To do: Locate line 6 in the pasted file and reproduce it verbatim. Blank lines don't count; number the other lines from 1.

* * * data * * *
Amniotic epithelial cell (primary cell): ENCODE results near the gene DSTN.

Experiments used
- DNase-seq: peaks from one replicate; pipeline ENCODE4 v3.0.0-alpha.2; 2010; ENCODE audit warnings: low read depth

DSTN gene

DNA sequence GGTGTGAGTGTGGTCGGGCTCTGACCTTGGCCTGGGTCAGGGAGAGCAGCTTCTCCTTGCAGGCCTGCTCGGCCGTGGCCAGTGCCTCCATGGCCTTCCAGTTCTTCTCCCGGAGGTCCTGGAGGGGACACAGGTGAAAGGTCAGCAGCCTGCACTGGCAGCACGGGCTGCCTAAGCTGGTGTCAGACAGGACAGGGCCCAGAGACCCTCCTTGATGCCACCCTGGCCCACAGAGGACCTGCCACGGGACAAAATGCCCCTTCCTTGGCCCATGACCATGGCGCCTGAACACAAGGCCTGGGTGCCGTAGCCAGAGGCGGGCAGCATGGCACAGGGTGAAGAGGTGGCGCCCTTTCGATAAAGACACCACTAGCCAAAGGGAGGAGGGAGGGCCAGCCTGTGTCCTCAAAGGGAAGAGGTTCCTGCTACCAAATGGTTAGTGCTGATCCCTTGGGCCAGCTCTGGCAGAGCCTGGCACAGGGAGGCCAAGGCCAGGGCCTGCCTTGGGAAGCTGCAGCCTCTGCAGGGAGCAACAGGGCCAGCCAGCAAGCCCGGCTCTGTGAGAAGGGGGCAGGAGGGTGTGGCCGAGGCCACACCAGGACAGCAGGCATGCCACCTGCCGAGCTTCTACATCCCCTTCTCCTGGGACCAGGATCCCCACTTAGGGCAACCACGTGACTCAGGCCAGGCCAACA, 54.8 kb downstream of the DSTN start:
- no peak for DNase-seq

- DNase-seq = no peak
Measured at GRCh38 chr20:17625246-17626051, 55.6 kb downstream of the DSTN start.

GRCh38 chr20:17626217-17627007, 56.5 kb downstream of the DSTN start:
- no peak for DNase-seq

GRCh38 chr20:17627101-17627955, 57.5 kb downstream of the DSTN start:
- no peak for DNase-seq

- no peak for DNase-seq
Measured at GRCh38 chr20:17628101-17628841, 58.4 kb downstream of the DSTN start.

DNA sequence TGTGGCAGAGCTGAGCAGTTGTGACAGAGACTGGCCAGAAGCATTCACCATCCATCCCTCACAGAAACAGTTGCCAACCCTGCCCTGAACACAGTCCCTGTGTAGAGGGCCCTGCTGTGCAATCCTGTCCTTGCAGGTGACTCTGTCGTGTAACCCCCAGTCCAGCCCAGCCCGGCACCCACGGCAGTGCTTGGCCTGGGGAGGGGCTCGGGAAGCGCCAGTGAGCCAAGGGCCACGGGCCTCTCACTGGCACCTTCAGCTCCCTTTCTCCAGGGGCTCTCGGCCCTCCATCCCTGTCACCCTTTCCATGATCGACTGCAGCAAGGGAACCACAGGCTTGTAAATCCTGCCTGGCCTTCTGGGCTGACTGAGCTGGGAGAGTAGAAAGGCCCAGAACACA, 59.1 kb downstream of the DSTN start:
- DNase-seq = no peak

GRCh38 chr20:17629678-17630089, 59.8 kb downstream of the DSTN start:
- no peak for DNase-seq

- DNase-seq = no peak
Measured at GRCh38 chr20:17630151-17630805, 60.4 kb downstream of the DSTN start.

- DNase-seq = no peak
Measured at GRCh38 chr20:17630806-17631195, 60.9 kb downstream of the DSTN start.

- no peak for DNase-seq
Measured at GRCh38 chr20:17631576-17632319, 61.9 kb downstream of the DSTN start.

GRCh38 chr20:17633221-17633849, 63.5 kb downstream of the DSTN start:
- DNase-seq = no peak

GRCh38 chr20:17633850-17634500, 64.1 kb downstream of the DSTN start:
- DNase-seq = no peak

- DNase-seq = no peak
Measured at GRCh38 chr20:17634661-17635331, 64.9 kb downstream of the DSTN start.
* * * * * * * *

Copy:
- no peak for DNase-seq